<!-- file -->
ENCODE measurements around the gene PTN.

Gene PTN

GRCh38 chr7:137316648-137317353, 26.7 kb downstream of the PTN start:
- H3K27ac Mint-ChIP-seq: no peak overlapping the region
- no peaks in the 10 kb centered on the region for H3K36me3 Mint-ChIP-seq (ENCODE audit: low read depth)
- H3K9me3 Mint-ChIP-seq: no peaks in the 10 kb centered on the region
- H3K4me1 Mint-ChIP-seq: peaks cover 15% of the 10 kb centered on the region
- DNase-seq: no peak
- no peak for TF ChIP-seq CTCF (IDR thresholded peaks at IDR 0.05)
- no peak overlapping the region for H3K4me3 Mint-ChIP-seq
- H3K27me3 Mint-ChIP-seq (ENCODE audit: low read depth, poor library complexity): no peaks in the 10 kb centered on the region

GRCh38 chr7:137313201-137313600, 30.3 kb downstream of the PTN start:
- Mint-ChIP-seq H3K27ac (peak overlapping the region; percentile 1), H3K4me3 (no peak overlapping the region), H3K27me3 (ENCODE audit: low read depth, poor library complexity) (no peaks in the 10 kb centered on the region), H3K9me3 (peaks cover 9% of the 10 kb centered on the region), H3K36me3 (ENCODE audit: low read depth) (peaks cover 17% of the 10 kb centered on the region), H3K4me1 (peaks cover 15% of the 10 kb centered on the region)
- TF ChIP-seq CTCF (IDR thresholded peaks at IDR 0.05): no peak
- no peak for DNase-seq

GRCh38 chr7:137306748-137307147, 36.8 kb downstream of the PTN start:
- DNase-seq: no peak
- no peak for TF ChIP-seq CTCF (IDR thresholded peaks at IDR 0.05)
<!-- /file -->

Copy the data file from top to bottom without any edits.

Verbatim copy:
ENCODE measurements around the gene PTN.

Gene PTN

GRCh38 chr7:137316648-137317353, 26.7 kb downstream of the PTN start:
- H3K27ac Mint-ChIP-seq: no peak overlapping the region
- no peaks in the 10 kb centered on the region for H3K36me3 Mint-ChIP-seq (ENCODE audit: low read depth)
- H3K9me3 Mint-ChIP-seq: no peaks in the 10 kb centered on the region
- H3K4me1 Mint-ChIP-seq: peaks cover 15% of the 10 kb centered on the region
- DNase-seq: no peak
- no peak for TF ChIP-seq CTCF (IDR thresholded peaks at IDR 0.05)
- no peak overlapping the region for H3K4me3 Mint-ChIP-seq
- H3K27me3 Mint-ChIP-seq (ENCODE audit: low read depth, poor library complexity): no peaks in the 10 kb centered on the region

GRCh38 chr7:137313201-137313600, 30.3 kb downstream of the PTN start:
- Mint-ChIP-seq H3K27ac (peak overlapping the region; percentile 1), H3K4me3 (no peak overlapping the region), H3K27me3 (ENCODE audit: low read depth, poor library complexity) (no peaks in the 10 kb centered on the region), H3K9me3 (peaks cover 9% of the 10 kb centered on the region), H3K36me3 (ENCODE audit: low read depth) (peaks cover 17% of the 10 kb centered on the region), H3K4me1 (peaks cover 15% of the 10 kb centered on the region)
- TF ChIP-seq CTCF (IDR thresholded peaks at IDR 0.05): no peak
- no peak for DNase-seq

GRCh38 chr7:137306748-137307147, 36.8 kb downstream of the PTN start:
- DNase-seq: no peak
- no peak for TF ChIP-seq CTCF (IDR thresholded peaks at IDR 0.05)